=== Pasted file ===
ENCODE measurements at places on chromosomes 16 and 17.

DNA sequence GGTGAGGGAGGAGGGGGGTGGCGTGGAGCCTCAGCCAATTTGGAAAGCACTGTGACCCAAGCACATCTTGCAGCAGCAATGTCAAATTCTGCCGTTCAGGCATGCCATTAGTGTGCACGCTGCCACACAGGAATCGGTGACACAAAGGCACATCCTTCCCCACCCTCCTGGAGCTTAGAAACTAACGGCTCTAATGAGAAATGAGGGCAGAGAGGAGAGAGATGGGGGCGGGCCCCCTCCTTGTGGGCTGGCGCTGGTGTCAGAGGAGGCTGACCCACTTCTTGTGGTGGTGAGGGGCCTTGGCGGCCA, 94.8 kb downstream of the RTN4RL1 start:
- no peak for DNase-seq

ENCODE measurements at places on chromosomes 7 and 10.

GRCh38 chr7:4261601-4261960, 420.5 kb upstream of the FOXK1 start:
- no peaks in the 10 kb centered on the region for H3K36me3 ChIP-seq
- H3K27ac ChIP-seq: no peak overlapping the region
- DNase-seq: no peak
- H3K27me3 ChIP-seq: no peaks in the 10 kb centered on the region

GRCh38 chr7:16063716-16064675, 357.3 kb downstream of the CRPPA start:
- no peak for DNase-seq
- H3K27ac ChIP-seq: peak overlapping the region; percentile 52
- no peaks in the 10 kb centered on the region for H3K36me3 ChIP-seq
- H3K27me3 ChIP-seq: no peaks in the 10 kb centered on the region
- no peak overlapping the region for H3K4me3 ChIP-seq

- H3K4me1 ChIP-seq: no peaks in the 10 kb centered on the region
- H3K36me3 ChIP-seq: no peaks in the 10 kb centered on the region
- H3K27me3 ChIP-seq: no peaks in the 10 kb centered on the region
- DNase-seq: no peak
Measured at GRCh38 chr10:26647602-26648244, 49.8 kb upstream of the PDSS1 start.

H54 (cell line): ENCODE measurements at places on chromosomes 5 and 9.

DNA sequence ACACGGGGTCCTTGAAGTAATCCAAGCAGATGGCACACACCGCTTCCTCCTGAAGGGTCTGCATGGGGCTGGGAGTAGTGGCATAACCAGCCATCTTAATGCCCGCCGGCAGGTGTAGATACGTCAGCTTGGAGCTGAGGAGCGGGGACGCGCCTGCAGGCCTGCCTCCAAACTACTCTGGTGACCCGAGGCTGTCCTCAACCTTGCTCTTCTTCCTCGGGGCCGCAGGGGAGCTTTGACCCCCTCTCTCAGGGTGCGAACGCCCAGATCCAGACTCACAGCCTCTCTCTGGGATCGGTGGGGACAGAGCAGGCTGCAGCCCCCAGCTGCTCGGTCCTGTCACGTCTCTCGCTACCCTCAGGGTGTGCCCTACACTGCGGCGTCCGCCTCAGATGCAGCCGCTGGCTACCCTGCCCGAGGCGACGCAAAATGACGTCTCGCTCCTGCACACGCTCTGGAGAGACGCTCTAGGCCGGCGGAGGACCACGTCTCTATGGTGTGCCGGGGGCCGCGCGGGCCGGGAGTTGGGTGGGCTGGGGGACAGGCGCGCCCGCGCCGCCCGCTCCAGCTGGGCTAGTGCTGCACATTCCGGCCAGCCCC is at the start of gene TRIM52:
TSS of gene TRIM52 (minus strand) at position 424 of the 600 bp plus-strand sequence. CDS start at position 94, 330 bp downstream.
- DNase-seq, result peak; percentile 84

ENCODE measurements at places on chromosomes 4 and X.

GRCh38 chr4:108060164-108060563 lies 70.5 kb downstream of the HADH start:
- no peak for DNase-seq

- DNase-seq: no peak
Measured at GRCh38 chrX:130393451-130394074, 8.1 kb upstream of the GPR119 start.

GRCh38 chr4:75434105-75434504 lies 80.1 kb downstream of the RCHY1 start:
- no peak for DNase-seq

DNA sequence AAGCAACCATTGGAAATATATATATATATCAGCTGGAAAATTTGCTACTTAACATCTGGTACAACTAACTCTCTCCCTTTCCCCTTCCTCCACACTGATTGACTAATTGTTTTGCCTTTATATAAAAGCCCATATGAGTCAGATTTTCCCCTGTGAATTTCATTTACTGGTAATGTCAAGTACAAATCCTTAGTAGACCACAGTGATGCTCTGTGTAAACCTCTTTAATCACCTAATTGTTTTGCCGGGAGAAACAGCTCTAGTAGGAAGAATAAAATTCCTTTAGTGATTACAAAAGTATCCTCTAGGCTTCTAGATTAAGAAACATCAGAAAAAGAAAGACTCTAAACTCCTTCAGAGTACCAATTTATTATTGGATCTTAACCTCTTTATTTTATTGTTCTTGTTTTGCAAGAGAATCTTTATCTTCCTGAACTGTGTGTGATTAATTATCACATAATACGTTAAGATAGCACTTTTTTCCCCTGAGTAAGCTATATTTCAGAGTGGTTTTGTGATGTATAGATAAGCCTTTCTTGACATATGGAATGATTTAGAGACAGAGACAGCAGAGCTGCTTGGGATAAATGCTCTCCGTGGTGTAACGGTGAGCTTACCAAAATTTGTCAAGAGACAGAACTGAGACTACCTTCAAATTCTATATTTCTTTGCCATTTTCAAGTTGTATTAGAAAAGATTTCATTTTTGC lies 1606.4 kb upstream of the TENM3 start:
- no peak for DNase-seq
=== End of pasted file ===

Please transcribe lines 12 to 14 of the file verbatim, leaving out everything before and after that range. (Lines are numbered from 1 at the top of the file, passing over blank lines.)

- H3K27ac ChIP-seq: peak overlapping the region; percentile 52
- no peaks in the 10 kb centered on the region for H3K36me3 ChIP-seq
- H3K27me3 ChIP-seq: no peaks in the 10 kb centered on the region